Translate Learning Into Insights With a Well-Planned Debrief
Wait, isn’t this series about qualitative research? Debriefing isn’t really part of that, right? Wrong! By the “debrief”, I mean the time the team spends after the research discussing the learning together. This ranges from non-existent (on the client side) to a rushed 30 minutes of discussion before flights to (rarely) full day analysis sessions.
You’ve just invested hours, if not days, observing and listening to consumers speak about your industry, category, products or services and, hopefully, how those things relate to their lives. Rushing out of your research without the due diligence of an in-depth debrief session with your team is like spending hours preparing a multi-course gourmet meal, taking a couple bites and then throwing the rest of it in the trash. It’s a huge waste!
Qualitative research and the debrief session that follows should be planned in tandem—think about the outcome needed and work backwards to purposefully plan the exercises, discussions and experiences that will give you the raw input you need to put it all together afterwards. For example, ‘day in the life’ ethnography sessions might be translated into a single story or sample schedule for your target consumer. Or, metaphor elicitation done during a session can provide the input for creating archetypes in the analysis session after. It takes more time and discipline to plan this kind of research, but it’s difficult (if not impossible) to get the level of deep, actionable insights you need without it. It also has the very important benefit of deeper team engagement, which can bring diverse perspectives and help buy-in for the resulting conclusions and recommendations.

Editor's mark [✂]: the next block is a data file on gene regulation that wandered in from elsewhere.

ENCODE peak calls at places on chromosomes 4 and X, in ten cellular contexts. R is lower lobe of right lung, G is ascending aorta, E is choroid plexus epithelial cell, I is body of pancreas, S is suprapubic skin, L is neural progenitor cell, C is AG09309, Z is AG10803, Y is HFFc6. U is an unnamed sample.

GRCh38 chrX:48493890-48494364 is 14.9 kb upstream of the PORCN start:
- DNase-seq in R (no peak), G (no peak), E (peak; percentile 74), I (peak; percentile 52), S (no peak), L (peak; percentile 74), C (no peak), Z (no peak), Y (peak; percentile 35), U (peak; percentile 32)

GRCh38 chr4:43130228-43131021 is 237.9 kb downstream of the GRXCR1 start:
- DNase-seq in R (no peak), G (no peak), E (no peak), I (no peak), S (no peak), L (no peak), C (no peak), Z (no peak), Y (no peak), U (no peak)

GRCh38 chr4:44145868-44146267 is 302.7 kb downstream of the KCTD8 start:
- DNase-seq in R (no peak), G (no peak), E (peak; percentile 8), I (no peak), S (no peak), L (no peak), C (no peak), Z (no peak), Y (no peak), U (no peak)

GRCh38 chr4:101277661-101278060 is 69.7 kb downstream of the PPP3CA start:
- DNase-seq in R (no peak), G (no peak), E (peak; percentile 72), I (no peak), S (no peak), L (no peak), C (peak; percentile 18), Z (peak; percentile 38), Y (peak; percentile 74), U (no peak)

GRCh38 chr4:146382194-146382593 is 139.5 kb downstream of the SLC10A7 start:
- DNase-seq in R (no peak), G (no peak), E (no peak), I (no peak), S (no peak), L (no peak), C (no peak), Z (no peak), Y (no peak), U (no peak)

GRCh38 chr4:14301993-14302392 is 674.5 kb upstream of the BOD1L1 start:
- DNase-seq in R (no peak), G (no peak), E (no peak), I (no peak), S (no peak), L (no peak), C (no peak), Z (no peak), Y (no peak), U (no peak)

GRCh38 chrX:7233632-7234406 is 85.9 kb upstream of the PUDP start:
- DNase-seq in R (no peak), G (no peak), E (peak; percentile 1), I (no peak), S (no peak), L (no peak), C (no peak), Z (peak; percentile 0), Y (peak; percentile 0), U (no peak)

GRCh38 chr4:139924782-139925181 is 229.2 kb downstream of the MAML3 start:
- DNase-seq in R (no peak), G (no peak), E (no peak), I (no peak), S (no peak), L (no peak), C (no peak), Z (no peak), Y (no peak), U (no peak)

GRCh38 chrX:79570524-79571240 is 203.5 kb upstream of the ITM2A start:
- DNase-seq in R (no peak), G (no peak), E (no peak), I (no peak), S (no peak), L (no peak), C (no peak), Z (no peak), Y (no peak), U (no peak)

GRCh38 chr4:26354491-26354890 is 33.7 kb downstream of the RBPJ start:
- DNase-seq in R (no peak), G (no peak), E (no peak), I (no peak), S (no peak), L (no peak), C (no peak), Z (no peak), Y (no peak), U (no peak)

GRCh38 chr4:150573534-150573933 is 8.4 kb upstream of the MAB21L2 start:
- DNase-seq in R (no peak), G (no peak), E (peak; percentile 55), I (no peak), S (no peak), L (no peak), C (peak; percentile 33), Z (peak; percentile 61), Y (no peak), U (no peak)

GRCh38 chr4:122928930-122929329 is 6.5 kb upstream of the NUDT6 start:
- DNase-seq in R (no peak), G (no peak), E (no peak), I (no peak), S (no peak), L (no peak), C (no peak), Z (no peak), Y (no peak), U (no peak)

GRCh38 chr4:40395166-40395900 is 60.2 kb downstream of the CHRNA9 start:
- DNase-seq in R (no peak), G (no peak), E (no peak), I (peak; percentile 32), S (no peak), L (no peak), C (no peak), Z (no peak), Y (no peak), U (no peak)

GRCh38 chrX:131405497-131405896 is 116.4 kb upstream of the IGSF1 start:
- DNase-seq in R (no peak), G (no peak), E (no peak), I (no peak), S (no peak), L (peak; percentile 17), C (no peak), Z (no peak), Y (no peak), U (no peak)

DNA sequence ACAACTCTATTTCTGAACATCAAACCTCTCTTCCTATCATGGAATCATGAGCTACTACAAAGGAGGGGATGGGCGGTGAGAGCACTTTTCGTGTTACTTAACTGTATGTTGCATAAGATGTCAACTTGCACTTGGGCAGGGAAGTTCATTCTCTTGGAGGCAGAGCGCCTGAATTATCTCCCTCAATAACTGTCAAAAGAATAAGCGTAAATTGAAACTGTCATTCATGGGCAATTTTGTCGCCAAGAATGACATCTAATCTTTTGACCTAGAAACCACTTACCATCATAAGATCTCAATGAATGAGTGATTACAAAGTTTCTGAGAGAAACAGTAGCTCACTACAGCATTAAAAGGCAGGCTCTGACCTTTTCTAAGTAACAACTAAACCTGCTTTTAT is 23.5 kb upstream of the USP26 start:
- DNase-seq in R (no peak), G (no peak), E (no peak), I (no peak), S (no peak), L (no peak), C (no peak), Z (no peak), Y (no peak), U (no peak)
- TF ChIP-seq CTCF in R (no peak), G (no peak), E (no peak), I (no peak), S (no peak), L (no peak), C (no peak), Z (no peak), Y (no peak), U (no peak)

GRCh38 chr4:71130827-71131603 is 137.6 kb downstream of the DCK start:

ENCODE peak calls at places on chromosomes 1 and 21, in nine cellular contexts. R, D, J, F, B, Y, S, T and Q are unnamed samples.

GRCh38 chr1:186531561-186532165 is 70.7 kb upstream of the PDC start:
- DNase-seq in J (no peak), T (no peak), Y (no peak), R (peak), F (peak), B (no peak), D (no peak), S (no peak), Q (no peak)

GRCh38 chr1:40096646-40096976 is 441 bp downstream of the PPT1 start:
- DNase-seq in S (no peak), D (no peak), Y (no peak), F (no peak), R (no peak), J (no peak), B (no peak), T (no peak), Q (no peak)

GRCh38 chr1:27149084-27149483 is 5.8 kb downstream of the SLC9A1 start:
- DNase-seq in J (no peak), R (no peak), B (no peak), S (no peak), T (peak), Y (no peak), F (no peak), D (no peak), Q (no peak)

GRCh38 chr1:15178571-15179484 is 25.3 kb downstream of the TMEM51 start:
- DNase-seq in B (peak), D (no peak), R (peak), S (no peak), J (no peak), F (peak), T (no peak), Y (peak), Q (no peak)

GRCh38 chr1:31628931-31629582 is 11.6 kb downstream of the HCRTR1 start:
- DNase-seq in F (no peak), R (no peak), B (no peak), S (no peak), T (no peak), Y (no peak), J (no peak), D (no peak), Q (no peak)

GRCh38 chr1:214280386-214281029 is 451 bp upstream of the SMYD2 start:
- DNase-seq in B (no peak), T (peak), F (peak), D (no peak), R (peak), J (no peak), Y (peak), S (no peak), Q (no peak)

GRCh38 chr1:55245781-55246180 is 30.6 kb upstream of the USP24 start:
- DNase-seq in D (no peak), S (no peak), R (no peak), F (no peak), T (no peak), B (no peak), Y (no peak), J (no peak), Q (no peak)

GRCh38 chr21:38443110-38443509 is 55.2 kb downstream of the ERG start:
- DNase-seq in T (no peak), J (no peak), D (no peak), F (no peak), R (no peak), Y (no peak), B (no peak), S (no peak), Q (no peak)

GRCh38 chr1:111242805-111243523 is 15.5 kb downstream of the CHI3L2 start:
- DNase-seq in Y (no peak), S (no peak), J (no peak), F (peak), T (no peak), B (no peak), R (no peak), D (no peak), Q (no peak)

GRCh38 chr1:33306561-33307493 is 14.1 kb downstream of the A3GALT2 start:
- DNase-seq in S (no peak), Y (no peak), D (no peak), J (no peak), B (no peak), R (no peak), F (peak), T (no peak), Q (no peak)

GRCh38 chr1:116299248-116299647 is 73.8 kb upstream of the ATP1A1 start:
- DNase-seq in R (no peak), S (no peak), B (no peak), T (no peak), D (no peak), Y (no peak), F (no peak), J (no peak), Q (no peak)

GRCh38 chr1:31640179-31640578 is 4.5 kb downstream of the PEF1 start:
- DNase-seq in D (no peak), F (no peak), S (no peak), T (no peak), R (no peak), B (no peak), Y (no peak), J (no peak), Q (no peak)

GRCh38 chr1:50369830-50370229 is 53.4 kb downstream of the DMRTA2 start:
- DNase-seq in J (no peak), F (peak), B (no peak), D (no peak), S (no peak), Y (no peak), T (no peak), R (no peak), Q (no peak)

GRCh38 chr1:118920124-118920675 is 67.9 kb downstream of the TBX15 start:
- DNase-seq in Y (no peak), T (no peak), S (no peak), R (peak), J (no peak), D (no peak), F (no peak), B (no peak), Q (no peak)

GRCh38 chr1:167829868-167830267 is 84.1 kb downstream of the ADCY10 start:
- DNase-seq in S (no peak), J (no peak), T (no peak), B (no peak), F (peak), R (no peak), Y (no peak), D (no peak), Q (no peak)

How do you get maximum value from your research debrief? Using listening guides during the research and/or creating analysis templates in advance can be a big help. Consider learning processing activities like picture analysis (for consumer collages), mind-mapping, creating consumer hierarchies of need or other mental models. Listening is the easy part—putting it all together to actually extract the insights is hard work. An experienced moderator with strong facilitation skills can be invaluable for this.
If it’s a multi-day project, build in time at the end of each day as well as at the conclusion of the project. As a rule of thumb, the more concrete and specific the research objective, the shorter the debrief and vice versa. For example, if you’re doing a handful of interviews to optimize a specific piece of creative with specifically defined learning objectives, you can probably complete the debrief in an hour or two. However, if you’re doing fundamental consumer or market segment understanding, gathering inspiration for future innovation, or doing in-depth ethnography, consider spending at least 50% (or maybe even up to 75%) of the time spent with consumers doing debriefing/analysis afterwards .
Bottom line: to maximize value, qualitative research shouldn’t be considered over until all possible value has been extracted from the findings and applied to business challenges and opportunities via actionable conclusions and recommendations.
Sarah Faulkner, Principal, Faulkner Strategic Consulting